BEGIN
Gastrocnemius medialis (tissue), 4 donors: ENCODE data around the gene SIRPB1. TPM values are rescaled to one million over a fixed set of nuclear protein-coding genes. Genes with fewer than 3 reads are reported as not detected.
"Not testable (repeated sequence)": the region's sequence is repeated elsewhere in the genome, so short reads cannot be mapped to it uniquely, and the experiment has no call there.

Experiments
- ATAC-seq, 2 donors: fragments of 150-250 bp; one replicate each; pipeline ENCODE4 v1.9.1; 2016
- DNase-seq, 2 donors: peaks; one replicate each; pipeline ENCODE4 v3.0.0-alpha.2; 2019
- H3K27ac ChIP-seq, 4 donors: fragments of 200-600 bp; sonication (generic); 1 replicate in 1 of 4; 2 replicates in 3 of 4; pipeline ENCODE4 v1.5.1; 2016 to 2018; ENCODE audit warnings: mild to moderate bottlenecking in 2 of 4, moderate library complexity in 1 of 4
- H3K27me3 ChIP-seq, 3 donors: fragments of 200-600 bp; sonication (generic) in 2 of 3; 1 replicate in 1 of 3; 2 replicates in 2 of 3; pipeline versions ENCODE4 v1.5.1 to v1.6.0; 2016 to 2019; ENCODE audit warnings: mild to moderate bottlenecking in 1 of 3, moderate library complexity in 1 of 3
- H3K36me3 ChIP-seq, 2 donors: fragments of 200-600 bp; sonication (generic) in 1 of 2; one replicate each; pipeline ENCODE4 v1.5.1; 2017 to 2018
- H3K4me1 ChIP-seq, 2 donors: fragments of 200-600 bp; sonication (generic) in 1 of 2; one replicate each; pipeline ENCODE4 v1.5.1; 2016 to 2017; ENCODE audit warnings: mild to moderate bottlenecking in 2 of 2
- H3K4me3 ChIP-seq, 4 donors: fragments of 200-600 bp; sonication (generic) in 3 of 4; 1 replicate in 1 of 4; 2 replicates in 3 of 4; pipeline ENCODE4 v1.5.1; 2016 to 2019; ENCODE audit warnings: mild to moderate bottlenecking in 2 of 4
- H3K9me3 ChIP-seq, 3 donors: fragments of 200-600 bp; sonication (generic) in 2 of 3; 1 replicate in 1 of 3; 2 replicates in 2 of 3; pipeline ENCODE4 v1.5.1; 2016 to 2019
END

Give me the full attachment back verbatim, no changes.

Gastrocnemius medialis (tissue), 4 donors: ENCODE data around the gene SIRPB1. TPM values are rescaled to one million over a fixed set of nuclear protein-coding genes. Genes with fewer than 3 reads are reported as not detected.
"Not testable (repeated sequence)": the region's sequence is repeated elsewhere in the genome, so short reads cannot be mapped to it uniquely, and the experiment has no call there.

Experiments
- ATAC-seq, 2 donors: fragments of 150-250 bp; one replicate each; pipeline ENCODE4 v1.9.1; 2016
- DNase-seq, 2 donors: peaks; one replicate each; pipeline ENCODE4 v3.0.0-alpha.2; 2019
- H3K27ac ChIP-seq, 4 donors: fragments of 200-600 bp; sonication (generic); 1 replicate in 1 of 4; 2 replicates in 3 of 4; pipeline ENCODE4 v1.5.1; 2016 to 2018; ENCODE audit warnings: mild to moderate bottlenecking in 2 of 4, moderate library complexity in 1 of 4
- H3K27me3 ChIP-seq, 3 donors: fragments of 200-600 bp; sonication (generic) in 2 of 3; 1 replicate in 1 of 3; 2 replicates in 2 of 3; pipeline versions ENCODE4 v1.5.1 to v1.6.0; 2016 to 2019; ENCODE audit warnings: mild to moderate bottlenecking in 1 of 3, moderate library complexity in 1 of 3
- H3K36me3 ChIP-seq, 2 donors: fragments of 200-600 bp; sonication (generic) in 1 of 2; one replicate each; pipeline ENCODE4 v1.5.1; 2017 to 2018
- H3K4me1 ChIP-seq, 2 donors: fragments of 200-600 bp; sonication (generic) in 1 of 2; one replicate each; pipeline ENCODE4 v1.5.1; 2016 to 2017; ENCODE audit warnings: mild to moderate bottlenecking in 2 of 2
- H3K4me3 ChIP-seq, 4 donors: fragments of 200-600 bp; sonication (generic) in 3 of 4; 1 replicate in 1 of 4; 2 replicates in 3 of 4; pipeline ENCODE4 v1.5.1; 2016 to 2019; ENCODE audit warnings: mild to moderate bottlenecking in 2 of 4
- H3K9me3 ChIP-seq, 3 donors: fragments of 200-600 bp; sonication (generic) in 2 of 3; 1 replicate in 1 of 3; 2 replicates in 2 of 3; pipeline ENCODE4 v1.5.1; 2016 to 2019